“I play with life, you say, and that is true, but I play because it pleases me; whereas Christian virtues would bore me in a day, as does the philosophy of Seneca. Because of this, Paul’s eloquence is displayed in vain. He should understand that people like me will never accept his religion. With your temperament you might either hate Christians or become a Christian immediately. I recognize, while yawning, the truth of what they say. We are mad. We are hastening to our doom, something unknown is coming toward us, something is dying around us – agreed! But life exists for itself alone, not for death.” (Henryk Sienkiewicz, from Quo Vadis)
This week I bought FIVE single issues, one of the lowest totals in a while. I didn’t ask for your input because I was busy on Wednesday (root canal, yay!) and I figured the top vote-getter might be Heroes for Hire #1, so I bought that. I toyed with the idea of ignoring reviews and just rambling about other things, but with two series ending and one beginning and another one getting its second issue, there’s stuff to chew on. Believe me, I have a neat plan the next time I want to take a week off! But it won’t be this week!
The first of two Matz comics that wrap up this week, Bullet to the Head has the advantage of actually ending, which is nice. Jimmy and Philip wrap things up, with a few twists thrown in for good measure, and all’s well that ends well. The trade will look nice, I’m sure, especially the Colin Wilson art. As pulpy stories go, this one works very well. It fits together decently, and while Matz relies on a bit of an infodump to wrap things up, it feels like we’ve earned it, because the rest of the series has sped along so crazily. So the fact that the book comes to a screeching halt while a character explains it all isn’t too annoying. Matz also structures the issue nicely, so that we know Jimmy and Philip come out of the final showdown early on, and Matz keeps cutting back to what happens on the night in question. It’s a tried-and-true device, and it works well here.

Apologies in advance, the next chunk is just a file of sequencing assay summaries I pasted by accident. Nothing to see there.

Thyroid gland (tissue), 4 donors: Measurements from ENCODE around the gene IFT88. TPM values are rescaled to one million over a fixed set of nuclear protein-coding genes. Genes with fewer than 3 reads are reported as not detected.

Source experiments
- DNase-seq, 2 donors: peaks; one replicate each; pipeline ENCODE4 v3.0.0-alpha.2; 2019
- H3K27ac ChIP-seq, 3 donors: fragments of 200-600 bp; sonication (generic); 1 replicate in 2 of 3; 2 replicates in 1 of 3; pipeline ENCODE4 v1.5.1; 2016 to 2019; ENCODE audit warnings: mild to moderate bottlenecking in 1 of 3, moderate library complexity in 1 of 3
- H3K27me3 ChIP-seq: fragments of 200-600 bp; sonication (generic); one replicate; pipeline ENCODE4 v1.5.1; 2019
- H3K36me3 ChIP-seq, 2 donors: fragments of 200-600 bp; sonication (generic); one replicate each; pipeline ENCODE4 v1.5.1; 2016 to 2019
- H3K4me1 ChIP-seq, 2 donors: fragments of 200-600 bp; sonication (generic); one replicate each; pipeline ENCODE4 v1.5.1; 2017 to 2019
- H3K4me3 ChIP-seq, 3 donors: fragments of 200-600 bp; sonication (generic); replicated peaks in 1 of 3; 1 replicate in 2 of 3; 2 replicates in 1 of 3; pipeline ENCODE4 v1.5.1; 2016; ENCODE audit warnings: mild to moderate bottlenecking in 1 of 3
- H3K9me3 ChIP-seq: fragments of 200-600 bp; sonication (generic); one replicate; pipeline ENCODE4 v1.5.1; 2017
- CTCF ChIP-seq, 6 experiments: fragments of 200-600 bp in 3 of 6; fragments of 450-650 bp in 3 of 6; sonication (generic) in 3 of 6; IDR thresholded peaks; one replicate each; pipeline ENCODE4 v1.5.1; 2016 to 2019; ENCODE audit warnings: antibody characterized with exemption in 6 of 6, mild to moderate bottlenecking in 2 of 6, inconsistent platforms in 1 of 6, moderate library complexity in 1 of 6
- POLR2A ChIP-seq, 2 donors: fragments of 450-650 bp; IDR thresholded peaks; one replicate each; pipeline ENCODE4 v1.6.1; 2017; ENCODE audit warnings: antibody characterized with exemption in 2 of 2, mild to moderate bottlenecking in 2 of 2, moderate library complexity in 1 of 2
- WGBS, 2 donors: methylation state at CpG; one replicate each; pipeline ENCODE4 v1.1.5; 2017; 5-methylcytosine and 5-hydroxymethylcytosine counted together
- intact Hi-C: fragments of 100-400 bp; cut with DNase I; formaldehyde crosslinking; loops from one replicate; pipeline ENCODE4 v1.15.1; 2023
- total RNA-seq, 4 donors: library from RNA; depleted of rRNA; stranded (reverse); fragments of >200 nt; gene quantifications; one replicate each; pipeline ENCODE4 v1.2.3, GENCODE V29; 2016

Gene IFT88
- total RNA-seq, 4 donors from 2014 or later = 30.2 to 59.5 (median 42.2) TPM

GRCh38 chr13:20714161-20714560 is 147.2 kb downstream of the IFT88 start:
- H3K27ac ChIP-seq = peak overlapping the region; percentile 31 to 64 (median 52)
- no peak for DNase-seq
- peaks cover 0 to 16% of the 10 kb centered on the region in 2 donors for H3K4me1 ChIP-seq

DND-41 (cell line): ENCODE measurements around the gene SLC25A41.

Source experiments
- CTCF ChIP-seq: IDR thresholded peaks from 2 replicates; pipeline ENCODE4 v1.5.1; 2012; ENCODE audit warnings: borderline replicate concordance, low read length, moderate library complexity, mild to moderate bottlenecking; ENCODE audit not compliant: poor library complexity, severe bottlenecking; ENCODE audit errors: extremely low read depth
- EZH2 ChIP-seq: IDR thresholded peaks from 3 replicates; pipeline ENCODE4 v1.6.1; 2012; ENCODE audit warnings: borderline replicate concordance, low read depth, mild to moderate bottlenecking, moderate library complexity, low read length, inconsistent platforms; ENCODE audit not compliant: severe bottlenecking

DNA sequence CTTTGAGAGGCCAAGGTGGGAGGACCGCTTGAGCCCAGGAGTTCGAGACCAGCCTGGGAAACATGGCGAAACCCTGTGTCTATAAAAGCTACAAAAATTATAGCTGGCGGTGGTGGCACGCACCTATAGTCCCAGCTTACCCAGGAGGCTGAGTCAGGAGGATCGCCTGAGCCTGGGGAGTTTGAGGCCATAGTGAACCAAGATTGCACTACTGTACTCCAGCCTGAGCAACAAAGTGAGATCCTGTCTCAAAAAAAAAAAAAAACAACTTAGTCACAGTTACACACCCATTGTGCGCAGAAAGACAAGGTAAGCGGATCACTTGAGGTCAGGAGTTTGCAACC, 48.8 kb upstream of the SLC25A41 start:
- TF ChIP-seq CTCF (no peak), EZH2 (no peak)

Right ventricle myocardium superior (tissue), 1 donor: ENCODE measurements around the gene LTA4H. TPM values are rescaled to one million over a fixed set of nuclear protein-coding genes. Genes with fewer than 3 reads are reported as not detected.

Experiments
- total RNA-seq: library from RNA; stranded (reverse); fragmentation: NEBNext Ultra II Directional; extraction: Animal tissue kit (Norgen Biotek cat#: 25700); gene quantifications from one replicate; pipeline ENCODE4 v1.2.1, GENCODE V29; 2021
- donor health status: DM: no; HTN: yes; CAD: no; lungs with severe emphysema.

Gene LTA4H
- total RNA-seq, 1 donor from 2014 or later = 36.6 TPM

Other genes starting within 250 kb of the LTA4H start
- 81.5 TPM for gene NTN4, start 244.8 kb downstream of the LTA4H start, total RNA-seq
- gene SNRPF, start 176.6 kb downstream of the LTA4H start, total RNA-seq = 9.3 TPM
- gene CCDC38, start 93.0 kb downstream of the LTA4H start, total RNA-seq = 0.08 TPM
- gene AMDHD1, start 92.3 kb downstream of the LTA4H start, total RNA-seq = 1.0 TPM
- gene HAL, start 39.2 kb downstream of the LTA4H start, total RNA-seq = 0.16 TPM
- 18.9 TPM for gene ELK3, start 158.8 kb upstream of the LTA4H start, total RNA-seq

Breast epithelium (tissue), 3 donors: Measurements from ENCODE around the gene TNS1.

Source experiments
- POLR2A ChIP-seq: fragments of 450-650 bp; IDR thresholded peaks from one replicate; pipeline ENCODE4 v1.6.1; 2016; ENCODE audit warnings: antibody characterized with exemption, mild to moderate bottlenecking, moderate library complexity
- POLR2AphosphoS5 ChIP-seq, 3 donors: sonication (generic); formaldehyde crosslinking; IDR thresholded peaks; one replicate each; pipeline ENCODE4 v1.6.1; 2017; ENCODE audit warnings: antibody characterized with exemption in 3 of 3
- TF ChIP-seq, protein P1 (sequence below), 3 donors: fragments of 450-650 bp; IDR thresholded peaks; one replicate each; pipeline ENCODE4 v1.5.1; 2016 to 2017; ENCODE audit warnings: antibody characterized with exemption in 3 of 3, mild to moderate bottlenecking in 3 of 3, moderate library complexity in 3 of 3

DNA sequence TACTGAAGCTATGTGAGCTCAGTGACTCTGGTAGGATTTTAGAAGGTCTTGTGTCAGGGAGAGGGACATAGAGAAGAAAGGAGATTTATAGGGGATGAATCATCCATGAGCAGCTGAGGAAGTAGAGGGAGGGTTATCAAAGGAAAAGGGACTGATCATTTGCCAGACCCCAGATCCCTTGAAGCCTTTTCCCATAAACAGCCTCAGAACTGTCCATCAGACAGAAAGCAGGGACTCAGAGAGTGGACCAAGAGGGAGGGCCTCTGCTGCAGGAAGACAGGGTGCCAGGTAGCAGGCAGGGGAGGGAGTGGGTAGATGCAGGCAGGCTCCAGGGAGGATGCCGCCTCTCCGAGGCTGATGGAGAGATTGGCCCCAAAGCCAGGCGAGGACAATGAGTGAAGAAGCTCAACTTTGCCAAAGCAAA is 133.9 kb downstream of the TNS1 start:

I’m sure a trade has been solicited, but if it hasn’t, it will be soon. It’s a fun, brutal story that has a silly idea at its center (instead of paying blackmail, a character resorts to assassination) but ignores that to zip along merrily. It won’t change your life, but it will entertain you. That’s what it’s all about sometimes!
One totally Airwolf panel:
Generation Hope #2 (“The Future is a Four-Letter Word Part Two”) by Kieron Gillen (writer), Salvador Espin (artist), Jim Charalampidis (colorist), and Dave Sharpe (letterer). $2.99, 22 pgs, FC, Marvel.
I casually mentioned the Akira reference in issue #1 and moved on, but in other corners of the Internet, it created quite the kerfuffle, with people calling for Gillen and/or Espin’s testicles to be dipped in gravy and then the creators thrown to wild hyenas. I wondered about it, because it was so blatant, but figured there was some reason for it. The unfortunate nature of serial storytelling means that all of those people who wanted to grab a pitchfork and organize a good mob had to wait an entire month to see why Gillen did it, if they indeed bothered to pick up issue #2 because their nerd rage hadn’t subsided yet (there’s no rage like nerd rage!). There’s a perfectly good reason for the reference, and Gillen explains it fairly early on, but I wonder if Marvel screwed the pooch a bit with the way they released this. Consider: The first issue was #3.99, which already means a bunch of people probably didn’t get it – we can argue if Marvel knows what they’re doing or not, but I’ve seen enough anecdotal evidence from people here that I think a lot of people automatically didn’t get issue #1 due to the price. Then, we get the tempest in a teapot about Gillen and Espin ripping off a classic. How many people, instead of seeing where Gillen goes with it, simply dropped the book? Books get dropped for dumber reasons, after all (I should know, because I’ve dropped books for dumber reasons). For a second-tier X-book in a world where second-tier X-books don’t sell as well as they used to, is it enough to kill the book? I hope not – unlike the totally superfluous third X-Men ongoing, which stars some of the same characters as the other two ongoing X-Men series, at least Generation Hope has a unique core and a reason for existing. Whether it’s good or not in the long term remains to be seen, of course, but it would be a shame if something so idiotic as the Akira “homage” drives people away from the book. It’s the curse of serial storytelling, I guess – it was a good cliffhanger, and if Gillen had explained it, the beginning of this issue would have been a lot less effective. Oh well.